UN News Centre: Do you think this situation with Ebola has meant a decrease in funding for the cholera epidemic in Haiti?

Pedro Medrano Rojas: I think that it is not just because of the response we have in West Africa. I think that we have so many crises around the world and we are confronted with competing demands. But I think that what is important is perhaps to remind the international community how important it is today not to forget the cholera outbreak in Haiti. That’s the main purpose. We are not competing with Ebola. I think that every emergency deserves the support of the international community. But I think there’s no justification in today’s world to have thousands of people affected and even people dying because of cholera – a disease that can be treated, and it’s not necessarily a disease that kills if it is properly treated and in a timely way.

The UN mission (MINUSTAH) is part of a joint pilot project with the Direction Nationale de l’Eau Potable et de l’Assainissement (DINEPA) to install water filtration systems and provide hygiene training Port-au-Prince. Seen here is a 'train the trainer' session for community leaders who will be responsible for managing the filtration systems. UN Photo/Nektarios Markogiannis (25 April 2014)

UN News Centre: Turning to the situation in Haiti, with all the efforts being undertaken by the UN and its international partners, how would you describe the current status of the epidemic in the country? Can we speak about any progress?

Pedro Medrano Rojas: Of course, I think that progress has been made. Last year, we had 28,000 new cases of cholera. If we compare this with previous years – 2013 and 2012 – in those years, we had over 60,000 cases per year. Prior to that, we had over 100,000 new cases of cholera. So progress has been made. But we need to understand that in Haiti, the water and sanitation infrastructure, even the health infrastructure, is very weak. So it will take years to have proper systems in place, in particular water and sanitation. Haiti is perhaps the country with the lowest coverage of water and sanitation in the whole Latin American region. So that’s the reason why the Government has launched this national plan for the elimination of cholera in Haiti. There’s no doubt that progress has been made.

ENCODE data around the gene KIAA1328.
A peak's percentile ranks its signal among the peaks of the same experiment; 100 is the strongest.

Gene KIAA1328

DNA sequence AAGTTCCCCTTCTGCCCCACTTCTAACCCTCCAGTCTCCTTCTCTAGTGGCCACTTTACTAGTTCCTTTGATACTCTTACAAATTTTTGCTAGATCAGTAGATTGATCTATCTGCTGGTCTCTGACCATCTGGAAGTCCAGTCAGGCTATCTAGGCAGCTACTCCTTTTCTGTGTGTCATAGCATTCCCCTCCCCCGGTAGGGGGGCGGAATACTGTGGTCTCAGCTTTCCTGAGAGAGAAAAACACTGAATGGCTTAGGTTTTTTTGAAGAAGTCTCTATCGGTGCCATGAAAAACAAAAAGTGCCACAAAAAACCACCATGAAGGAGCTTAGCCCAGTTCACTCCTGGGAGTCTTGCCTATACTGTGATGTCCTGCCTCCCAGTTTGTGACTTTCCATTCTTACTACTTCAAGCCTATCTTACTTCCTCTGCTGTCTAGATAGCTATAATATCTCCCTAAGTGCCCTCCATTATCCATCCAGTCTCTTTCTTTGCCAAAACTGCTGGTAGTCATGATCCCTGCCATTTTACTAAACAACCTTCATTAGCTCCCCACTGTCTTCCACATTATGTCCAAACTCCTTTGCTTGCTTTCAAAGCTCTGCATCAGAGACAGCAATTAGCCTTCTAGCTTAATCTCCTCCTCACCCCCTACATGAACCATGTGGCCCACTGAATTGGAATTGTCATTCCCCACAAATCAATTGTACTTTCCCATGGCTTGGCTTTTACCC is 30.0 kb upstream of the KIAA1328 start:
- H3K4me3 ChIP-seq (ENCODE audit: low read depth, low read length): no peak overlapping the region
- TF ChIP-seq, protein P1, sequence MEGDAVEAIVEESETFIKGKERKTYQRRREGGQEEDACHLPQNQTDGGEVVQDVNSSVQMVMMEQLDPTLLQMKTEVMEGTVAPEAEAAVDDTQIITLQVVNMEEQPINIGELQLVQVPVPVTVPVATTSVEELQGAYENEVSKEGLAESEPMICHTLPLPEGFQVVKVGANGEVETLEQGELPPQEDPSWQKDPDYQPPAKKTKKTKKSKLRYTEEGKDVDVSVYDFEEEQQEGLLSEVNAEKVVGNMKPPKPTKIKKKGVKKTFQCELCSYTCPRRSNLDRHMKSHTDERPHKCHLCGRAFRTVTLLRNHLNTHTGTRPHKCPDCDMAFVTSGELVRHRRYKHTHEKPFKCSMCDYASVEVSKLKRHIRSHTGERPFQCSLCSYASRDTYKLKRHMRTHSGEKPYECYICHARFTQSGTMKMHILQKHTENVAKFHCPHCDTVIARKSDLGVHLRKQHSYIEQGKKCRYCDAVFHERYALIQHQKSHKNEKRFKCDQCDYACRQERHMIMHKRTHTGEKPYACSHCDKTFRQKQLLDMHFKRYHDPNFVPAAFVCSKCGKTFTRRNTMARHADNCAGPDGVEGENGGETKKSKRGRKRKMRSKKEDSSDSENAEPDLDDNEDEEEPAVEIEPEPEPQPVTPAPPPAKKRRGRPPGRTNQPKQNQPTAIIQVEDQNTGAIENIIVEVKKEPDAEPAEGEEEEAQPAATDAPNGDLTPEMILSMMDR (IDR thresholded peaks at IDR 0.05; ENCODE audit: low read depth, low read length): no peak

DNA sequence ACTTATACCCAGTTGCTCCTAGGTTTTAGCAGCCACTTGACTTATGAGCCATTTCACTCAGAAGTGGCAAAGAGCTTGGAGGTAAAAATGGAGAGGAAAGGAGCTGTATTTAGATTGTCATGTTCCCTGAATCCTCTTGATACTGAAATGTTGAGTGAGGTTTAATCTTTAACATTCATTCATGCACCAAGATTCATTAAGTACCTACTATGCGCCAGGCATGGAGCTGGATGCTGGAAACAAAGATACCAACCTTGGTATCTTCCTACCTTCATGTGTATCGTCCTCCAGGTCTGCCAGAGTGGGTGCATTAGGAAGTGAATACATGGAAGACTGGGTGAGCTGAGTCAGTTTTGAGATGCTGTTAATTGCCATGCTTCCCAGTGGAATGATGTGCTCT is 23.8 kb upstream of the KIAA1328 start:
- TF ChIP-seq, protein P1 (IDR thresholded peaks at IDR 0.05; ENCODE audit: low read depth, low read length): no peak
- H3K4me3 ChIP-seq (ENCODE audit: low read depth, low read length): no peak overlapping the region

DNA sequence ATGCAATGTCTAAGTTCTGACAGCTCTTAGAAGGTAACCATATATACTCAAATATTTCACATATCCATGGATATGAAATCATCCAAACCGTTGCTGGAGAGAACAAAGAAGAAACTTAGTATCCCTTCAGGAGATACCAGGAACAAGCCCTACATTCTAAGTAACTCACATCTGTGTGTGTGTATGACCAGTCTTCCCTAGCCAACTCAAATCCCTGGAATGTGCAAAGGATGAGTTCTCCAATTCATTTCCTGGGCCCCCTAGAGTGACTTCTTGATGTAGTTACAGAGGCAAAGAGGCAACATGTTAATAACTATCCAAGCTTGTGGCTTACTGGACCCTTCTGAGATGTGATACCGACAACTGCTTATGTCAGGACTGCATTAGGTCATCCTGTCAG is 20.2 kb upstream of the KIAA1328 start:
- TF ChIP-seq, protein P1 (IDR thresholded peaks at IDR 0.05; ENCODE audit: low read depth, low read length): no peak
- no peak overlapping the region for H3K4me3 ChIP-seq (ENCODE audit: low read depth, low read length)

But at the same time, we need to also keep in mind that this epidemic is affecting the poorest section of society, particularly when we have the rainy seasons because when we have the rainy season, we have a surge in new cases of cholera. But we also need to be prepared. So that’s the reason why we have this two-track approach. While we deal with the emergency, while we are taking care of those affected, at the same time, we have to make the investments in water, sanitation, health… because this is what history has taught us, that when we have systems in place, then even if we have bacteria, we are not going to have an epidemic.

The 'train the trainer' session for community leaders who will be responsible for managing the water filtration systems. UN Photo/Logan Abassi (23 April 2014)

UN News Centre: What is the next step? What is the type of assistance that Haiti would need to find a permanent solution to the causes that lead to cholera prevalence in the country?

Pedro Medrano Rojas: What we have learned from previous epidemics… in Asia, Europe and even Latin America… I think that water and sanitation are key for the elimination of cholera, and not only cholera, also other water-borne diseases. And as I said before, Haiti has the lowest coverage. So we have to continue our work in this area in terms of ensuring a proper system of water and sanitation, at least to have the same level as the rest of the region. But in parallel to that, what we need now is the resources to deal with the surge, the new cases, and for this we need the health system, the health workers. We need vaccines. We need to have our partners on the ground.

Unfortunately, because of the lack of resources, numerous partners have left Haiti. I think it’s because there is this perception that there is no emergency in Haiti. And in my view, any country in the world with such a large number of cases – 28,000 cases last year – any country in the world would consider this as an emergency.

Pedro Medrano Rojas discusses the Organization's ongoing battle against Haiti's devastating cholera epidemic. Credit: UN News Centre

UN News Centre: You have mentioned that some partners have left due to the lack of resources. Could you mention some of the countries or NGOs that have remained and have had a significant impact in the fight against cholera?